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Benefield: “Animals change everyone’s attitude”

When John Schoonover lost his 19-year-old Chihuahua Peanut in August, he was devastated.

Peanut had been his constant companion. And perhaps more importantly, his regular sidekick at Windsor House aged care facility, which he owns and operates in Windsor.

Peanut went to Schoonover’s side, greeted the five residents, played in the living room and brought everyone a little home.

When she suddenly wasn’t there, residents, many of whom are dealing with dementia issues, knew instinctively, he said.

“They knew,” Schoonover said.

They knew Peanut was gone and they knew Schoonover was devastated about it.

“One of the ladies lost her cat that same week,” he said. “We talked about loss and she knew what I was going through.”

He still had Penny Lane, a little 4 year old Morkie. But Penny spends most of her time at his home in Sebastopol with Schoonover’s recently retired wife, Dorri.

Peanut was John Schoonover’s sidekick.

So it was Dorri Schoonover who got to work looking for a new sidekick for her husband.

“My wife found her online,” he said of a puppy named Dolomite.

Dorri found a litter of six Chihuahua puppies that had been abandoned in Bakersfield. They were cared for at Little Trooper Ranch, a non-profit animal rescue organization in Santa Rosa.

But John was skeptical. And to be honest, he was still a little sad about Peanut.

It felt too soon.

“She was my rock,” he said. “I didn’t think I could ever replace that.”

Despite this, he agreed to meet one of the puppies.

And he immediately fell in love with Dolomite.

The Schoonovers brought the puppy home.

But he couldn’t stop thinking about the dog mom who gave birth to the litter.

“My wife said, ‘A dog,'” he said. “But the moment we walked in, I fell in love with the mom and I was like, ‘Oh, how am I supposed to pull this off?'”

So he said he and his wife brokered some kind of horse trade.

He described it as a honey-do list.

It worked.

Two days later he was back at Little Trooper Ranch for Mom.

“I just liked the mother so much,” he said. “It just felt like they looked alike, they mirrored each other, and it felt like the right thing.”

For the past three weeks, Schoonover has put his new duo to work and mother and daughter have breathed new life into Windsor House.

Schoonover renamed Dolomite. He calls her Frida Maria. Mama stays Bandita.

“They’re just the cutest little girls,” he said.

Frida wears a leopard print collar with jeweled accents.

Bandita, perhaps the more world-weary of the two, has a simpler collar.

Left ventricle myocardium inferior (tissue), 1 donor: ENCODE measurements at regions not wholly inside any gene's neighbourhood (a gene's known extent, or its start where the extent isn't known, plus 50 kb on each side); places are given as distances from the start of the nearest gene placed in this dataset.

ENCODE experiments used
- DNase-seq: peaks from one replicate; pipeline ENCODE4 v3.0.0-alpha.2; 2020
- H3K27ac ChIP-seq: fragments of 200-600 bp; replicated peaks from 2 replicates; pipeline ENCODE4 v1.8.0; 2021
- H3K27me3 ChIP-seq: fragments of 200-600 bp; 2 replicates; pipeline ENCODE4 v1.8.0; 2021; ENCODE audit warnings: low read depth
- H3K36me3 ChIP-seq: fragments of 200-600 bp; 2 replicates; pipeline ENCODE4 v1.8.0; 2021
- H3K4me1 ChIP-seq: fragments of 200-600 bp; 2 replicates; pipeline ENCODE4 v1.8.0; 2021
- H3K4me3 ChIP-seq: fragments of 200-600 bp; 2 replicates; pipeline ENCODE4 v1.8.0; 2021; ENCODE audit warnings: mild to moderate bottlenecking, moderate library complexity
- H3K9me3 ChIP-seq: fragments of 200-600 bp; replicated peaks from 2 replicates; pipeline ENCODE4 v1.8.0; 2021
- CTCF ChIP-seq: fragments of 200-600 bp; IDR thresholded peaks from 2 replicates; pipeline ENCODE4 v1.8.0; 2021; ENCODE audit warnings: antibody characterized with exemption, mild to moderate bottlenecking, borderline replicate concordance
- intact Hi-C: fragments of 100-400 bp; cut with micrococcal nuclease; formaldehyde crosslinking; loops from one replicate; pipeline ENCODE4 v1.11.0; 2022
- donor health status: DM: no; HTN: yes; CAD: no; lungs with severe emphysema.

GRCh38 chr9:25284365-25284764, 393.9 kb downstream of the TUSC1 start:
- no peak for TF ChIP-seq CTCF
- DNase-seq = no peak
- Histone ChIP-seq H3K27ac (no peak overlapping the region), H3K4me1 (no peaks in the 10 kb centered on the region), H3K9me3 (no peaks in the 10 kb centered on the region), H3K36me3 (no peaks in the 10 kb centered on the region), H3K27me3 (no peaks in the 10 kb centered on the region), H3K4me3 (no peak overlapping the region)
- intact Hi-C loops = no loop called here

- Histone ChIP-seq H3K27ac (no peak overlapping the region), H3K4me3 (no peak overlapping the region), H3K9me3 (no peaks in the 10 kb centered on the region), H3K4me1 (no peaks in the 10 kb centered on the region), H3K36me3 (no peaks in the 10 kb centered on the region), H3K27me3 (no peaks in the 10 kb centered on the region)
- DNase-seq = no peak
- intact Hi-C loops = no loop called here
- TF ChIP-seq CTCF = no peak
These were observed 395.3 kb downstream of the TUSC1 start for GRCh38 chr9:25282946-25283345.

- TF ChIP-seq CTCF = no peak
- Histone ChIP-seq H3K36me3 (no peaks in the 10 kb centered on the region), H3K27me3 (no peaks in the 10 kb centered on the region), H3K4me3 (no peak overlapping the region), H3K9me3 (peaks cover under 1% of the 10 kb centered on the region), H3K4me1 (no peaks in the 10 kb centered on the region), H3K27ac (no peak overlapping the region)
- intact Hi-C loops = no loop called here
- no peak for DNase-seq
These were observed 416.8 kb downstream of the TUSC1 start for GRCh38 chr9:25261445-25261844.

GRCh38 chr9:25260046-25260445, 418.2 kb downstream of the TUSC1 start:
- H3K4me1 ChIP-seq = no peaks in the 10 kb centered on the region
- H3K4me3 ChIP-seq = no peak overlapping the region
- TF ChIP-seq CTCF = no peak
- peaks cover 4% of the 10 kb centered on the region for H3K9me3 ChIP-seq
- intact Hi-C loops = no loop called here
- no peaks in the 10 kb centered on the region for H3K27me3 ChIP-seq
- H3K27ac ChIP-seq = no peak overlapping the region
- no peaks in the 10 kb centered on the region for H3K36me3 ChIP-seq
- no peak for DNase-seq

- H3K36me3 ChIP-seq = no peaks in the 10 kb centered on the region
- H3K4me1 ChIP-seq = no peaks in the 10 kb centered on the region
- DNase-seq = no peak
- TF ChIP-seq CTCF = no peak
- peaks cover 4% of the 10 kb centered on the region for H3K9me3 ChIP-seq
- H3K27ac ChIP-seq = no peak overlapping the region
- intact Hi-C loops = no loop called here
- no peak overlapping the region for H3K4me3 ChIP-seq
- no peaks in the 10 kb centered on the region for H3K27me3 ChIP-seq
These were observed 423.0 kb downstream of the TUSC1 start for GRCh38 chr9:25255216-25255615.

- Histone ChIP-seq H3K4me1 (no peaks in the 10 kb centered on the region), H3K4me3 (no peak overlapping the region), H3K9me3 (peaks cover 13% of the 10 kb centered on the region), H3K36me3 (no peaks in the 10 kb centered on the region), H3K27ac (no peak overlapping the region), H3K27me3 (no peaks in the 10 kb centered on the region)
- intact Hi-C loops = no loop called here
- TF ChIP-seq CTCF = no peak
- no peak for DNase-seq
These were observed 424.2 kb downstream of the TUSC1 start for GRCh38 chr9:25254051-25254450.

“She was rescued from the streets of Bakersfield,” he said, allowing Bandita to kiss his face. “She doesn’t like to talk about it, but she’s gone from rags to riches.”

Like Peanut before her, Bandita follows Schoonover’s feet wherever he goes. Frida, who is still learning the ways of the world, is mostly on a leash around the house.

But they stay close.

“The little baby is with her mommy every day,” he said.

Mother and daughter wrestle in the living room where the residents are watching TV. They sleep in the corner of the kitchen under the window.

They generally make you happy.

“I had a puppy about this size,” said resident Dorothy Guenter, holding her hands in a tight circle to describe Frida.

Guenter lost her cat Sadie almost at the same time as Peanut died.

Like Schoonover, Günter is enthusiastic about the newcomers.

“He sat here and let me pet him and I talked to him,” she said. “He was a great comfort after Sadie died.”

Schoonover believes their presence is good for residents.

“They bring people to life here,” he said. “Suddenly the pain, I don’t think it’s 96 anymore. they shine. Animals change everyone’s perspective.”

Including his own.

Schoonover had worried that getting a new dog too soon after Peanut’s death might not be a good idea.

Then he looked at Frida. And then Bandita jumped up and put her paws on him.

He was finished at that point.

“Not only did I replace that (love), I fixed it twice,” he said. “It’s been so incredible how the mood has changed, just daily life.”

You can reach Staff Columnist Kerry Benefield at 707-526-8671 or [email protected] On Twitter @benefield.

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